Even current plans involving definite missions include only a possible Voyager 2 flyby of Uranus in 1986. To return inward to survey Mercury in greater detail than heretofore, or to go outward to study the outermost planets, we will need more powerful spacecraft than exist today.

According to current theory, the Sun and planets formed together in the collapse of a vast cloud of interstellar dust and gas (the protosolar cloud) about 5 billion years ago. The central part of the cloud collapsed to form the Sun, and the planets condensed in orbits around it. One feature of the solar system that all the theories have to take into account is that there are two basically different kinds of planets: the solid terrestrial planets, like the Earth, and gas giants, like Jupiter and Saturn.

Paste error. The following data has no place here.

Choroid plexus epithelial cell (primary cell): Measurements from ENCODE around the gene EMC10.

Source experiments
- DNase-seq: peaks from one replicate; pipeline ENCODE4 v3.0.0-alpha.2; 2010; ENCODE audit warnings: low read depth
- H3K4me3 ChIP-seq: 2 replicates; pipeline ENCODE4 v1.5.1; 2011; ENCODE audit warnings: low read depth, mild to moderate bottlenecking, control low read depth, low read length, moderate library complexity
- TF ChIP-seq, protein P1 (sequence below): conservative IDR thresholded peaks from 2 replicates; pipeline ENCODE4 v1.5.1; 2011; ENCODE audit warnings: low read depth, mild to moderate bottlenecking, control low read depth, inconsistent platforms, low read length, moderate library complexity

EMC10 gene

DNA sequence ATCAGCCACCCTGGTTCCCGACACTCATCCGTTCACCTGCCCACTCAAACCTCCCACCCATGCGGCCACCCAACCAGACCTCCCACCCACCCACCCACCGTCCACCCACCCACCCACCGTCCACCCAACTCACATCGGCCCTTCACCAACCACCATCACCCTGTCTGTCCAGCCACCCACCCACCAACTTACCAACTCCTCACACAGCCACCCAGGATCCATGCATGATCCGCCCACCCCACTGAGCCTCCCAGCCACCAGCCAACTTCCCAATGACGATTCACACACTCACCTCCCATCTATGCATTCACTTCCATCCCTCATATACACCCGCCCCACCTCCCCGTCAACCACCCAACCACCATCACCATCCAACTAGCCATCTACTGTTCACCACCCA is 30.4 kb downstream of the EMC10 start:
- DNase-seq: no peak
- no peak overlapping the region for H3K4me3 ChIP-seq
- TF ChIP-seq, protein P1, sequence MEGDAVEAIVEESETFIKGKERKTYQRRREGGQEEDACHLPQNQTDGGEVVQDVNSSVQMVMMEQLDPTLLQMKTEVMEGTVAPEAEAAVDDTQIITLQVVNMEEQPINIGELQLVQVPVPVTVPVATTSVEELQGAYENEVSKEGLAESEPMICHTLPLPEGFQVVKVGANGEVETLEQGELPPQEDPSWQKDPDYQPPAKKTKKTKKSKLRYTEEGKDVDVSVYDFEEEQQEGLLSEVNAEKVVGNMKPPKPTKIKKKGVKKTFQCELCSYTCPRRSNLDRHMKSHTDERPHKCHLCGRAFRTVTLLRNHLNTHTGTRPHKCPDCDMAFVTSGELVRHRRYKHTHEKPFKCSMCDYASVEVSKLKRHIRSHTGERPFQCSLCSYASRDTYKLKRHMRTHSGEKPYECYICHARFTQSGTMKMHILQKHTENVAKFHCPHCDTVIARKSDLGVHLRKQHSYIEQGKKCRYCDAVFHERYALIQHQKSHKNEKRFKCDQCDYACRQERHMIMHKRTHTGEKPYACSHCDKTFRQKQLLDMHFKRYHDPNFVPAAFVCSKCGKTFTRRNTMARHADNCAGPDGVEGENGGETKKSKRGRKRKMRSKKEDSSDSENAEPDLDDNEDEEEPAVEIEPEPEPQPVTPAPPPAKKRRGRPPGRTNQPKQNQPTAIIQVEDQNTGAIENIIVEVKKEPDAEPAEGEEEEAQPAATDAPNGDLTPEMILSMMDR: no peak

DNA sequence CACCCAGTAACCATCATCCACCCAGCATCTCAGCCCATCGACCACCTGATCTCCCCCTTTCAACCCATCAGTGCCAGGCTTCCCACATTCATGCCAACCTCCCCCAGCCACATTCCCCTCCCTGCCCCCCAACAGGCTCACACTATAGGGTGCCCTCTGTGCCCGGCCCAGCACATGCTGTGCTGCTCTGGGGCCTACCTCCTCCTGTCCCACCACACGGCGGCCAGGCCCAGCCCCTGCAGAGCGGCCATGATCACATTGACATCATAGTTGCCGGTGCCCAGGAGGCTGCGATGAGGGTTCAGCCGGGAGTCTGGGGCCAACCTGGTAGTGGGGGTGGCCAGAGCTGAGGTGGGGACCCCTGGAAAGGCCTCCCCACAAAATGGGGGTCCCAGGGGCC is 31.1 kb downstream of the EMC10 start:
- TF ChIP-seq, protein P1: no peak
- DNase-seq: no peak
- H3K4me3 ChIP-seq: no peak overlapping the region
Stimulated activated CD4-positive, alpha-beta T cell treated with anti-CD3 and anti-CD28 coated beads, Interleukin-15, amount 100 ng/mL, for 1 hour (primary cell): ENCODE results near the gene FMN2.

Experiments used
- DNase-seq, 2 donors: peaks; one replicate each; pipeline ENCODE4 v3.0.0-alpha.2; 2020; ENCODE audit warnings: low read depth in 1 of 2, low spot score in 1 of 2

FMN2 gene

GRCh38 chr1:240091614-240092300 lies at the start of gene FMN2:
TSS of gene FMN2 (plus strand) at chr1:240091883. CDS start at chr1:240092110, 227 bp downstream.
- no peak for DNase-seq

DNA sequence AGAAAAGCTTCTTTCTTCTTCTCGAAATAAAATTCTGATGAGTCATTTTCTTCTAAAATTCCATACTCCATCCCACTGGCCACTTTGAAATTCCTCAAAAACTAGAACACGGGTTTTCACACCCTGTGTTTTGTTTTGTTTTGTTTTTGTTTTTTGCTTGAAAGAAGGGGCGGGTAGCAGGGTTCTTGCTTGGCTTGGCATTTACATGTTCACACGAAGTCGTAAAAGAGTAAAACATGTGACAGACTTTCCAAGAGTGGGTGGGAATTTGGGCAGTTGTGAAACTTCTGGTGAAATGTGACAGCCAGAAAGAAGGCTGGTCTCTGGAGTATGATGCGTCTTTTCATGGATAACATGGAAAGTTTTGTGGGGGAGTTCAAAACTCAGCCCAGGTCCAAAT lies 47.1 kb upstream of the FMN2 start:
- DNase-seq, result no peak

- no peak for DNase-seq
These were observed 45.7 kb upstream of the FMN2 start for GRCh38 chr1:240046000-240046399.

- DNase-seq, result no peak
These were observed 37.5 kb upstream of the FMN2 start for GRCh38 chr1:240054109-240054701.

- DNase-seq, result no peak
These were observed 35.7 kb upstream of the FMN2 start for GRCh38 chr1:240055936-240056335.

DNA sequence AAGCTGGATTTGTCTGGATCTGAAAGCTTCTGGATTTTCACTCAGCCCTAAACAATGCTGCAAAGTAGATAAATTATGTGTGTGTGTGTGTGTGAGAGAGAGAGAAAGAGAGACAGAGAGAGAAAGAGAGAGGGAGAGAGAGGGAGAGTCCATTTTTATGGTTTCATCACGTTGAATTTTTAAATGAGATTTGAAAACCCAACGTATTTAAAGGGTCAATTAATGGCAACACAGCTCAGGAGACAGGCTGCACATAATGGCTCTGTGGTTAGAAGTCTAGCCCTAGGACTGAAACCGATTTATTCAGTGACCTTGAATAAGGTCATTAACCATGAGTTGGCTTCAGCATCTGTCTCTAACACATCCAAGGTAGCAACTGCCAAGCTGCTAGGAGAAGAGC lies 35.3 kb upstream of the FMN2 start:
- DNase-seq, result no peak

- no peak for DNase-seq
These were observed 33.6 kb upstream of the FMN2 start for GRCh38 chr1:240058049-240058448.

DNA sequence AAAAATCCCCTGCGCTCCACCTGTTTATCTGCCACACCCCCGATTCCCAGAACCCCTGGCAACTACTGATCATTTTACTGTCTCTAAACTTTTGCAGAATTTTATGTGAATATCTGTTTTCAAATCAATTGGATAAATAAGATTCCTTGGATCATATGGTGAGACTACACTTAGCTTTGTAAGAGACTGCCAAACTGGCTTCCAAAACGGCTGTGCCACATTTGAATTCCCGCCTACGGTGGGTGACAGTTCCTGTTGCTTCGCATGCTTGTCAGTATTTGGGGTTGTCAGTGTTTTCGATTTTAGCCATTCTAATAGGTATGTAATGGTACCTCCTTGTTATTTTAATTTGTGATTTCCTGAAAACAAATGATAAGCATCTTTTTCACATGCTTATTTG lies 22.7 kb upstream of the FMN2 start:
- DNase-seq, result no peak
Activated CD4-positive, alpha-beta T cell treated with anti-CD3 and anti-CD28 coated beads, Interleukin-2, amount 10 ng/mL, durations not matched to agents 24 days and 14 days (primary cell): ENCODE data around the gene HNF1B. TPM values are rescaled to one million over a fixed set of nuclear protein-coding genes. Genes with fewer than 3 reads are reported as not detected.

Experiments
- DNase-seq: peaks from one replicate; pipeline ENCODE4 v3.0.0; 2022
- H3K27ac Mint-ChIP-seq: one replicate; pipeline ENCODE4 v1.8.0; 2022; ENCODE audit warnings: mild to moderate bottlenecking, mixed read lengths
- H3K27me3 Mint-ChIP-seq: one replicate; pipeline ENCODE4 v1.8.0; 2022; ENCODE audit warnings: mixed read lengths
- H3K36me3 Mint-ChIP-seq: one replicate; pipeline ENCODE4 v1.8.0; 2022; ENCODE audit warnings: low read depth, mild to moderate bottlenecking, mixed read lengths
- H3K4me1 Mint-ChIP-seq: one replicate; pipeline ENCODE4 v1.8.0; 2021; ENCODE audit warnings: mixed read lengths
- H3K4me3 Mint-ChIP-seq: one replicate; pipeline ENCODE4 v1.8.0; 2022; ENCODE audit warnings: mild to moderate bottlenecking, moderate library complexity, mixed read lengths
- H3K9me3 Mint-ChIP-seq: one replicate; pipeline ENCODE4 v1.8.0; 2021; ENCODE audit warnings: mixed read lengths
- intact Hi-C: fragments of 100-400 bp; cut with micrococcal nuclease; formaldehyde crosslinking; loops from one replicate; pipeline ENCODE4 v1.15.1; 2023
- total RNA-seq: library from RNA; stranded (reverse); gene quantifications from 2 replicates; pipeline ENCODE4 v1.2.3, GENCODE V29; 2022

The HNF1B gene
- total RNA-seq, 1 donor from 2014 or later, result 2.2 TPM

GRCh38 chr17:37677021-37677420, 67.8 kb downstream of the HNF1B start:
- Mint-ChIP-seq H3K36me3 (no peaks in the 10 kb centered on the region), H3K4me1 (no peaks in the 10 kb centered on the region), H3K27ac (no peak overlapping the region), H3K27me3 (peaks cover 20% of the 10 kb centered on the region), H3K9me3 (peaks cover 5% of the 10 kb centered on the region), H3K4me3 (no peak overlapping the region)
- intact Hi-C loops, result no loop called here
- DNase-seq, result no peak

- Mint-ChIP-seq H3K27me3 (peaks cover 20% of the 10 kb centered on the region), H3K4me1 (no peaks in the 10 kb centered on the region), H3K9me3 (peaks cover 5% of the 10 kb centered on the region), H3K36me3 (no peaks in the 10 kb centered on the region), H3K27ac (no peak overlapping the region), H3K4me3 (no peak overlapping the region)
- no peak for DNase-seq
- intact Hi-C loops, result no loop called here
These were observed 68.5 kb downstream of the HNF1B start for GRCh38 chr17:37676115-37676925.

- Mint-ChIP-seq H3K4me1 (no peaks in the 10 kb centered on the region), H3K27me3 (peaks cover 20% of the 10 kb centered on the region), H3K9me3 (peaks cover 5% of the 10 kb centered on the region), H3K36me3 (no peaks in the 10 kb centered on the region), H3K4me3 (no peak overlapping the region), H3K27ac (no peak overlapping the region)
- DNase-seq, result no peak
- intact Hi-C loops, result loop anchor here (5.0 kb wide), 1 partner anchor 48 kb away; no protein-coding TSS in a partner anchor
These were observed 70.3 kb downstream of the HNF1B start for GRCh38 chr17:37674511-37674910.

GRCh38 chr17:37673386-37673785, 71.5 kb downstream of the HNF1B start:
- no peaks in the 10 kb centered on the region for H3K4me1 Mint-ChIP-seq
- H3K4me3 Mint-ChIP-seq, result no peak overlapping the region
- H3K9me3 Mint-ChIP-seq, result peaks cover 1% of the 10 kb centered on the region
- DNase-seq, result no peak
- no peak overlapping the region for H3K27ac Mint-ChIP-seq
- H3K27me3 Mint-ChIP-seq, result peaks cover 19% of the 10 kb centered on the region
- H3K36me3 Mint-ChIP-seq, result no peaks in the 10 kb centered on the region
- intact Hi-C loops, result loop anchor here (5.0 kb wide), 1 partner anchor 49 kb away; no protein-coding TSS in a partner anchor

The terrestrial planets (Mercury, Venus, Earth, and Mars) lie in the inner solar system, close to the Sun. They take from almost three months to almost two years to orbit around it. They are relatively small, from less than 5000 kilometers to almost 13,000 kilometers (less than 3100 miles to almost 8100 miles) in diameter, and they are solid and rocky, as if they had formed in a hotter part of the original dust cloud from which most of the gases were lost. The samples we have from the Earth, the Moon, and meteorites suggest that all the terrestrial planets are composed largely of fairly heavy elements such as silicon, aluminum, calcium, magnesium, iron, and others, combined with oxygen to make solid minerals and rocks.